A new day dawns for OSHA enforcement under Obama’s budget

By: February 27th, 2009 Email This Post Print This Post

President Obama will seek to end eight years of lethargic OSHA enforcement and standards promulgation, under the Bush administration, reports the Kansas City Star, February 26.

Though details will not be available until April, increased funding will enable OSHA to “vigorously enforce workplace safety laws and whistleblower protections, and ensure the safety and health of American workers,” according to the 134-page plan for 2010 budget released last week.

“For the past eight years, the department’s labor law enforcement agencies have struggled with growing workloads and shrinking staff,” the Obama budget blueprint said. “The president’s budget seeks to reverse this trend, restoring the department’s ability to meet its responsibilities to working Americans under the more than 180 worker protection laws it enforces.”

Even now, the current appropriation bill for 2009 before Congress, which will fund OSHA until the fiscal year ends in September, boosts the agencies budget by $27 million over the Bush-budget years and requires OSHA to improve its tracking of workplace injuries and illnesses.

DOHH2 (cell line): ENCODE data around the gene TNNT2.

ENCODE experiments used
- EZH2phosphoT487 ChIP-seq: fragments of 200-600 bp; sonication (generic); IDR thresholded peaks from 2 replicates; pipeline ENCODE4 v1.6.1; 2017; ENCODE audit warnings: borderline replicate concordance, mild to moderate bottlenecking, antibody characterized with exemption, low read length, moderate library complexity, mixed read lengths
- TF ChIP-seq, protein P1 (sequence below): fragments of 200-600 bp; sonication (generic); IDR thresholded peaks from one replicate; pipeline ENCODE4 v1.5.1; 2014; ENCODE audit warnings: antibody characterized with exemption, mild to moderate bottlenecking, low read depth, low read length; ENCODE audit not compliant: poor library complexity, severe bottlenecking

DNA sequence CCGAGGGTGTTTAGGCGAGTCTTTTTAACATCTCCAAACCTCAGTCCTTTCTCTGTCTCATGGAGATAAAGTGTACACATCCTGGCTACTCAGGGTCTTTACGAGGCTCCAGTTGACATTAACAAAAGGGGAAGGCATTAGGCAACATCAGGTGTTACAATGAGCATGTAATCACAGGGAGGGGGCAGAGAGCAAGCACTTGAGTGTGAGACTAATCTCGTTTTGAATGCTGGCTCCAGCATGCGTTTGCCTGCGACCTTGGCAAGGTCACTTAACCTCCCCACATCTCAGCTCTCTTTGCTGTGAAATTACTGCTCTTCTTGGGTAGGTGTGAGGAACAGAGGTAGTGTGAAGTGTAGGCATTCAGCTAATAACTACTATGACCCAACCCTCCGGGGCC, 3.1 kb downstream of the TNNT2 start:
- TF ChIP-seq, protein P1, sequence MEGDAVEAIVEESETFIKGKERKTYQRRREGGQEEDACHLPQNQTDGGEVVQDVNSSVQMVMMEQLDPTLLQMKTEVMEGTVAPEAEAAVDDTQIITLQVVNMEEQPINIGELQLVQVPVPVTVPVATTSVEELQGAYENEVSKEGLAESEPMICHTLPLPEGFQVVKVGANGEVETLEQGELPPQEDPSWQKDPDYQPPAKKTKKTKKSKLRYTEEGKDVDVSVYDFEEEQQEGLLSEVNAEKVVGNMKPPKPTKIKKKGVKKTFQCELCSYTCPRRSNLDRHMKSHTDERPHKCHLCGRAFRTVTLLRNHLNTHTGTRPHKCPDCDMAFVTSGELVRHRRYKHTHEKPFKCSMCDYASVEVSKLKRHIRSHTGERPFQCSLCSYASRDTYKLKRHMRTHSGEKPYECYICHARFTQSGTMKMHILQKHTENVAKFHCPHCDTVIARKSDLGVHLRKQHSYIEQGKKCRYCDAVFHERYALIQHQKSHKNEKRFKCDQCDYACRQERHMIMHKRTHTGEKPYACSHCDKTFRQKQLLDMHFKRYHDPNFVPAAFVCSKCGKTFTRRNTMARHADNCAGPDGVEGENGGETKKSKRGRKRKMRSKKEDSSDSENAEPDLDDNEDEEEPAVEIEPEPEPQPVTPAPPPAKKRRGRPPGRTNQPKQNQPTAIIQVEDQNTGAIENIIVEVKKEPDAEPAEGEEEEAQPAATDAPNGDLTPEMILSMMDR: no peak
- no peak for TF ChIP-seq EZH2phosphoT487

Since 1980 the number of federal OSHA compliance officers has dropped nearly 35 percent allowing OSHA to inspect only 1 percent of all workplaces annually, reports the Kansas City Star.

According to OSHA’s statistics web page, the agency conducted 283 inspections of physician practices during the last fiscal year.

The OSHA Healthcare Advisor poll question wants to know what are your feelings about tougher worker safety laws?

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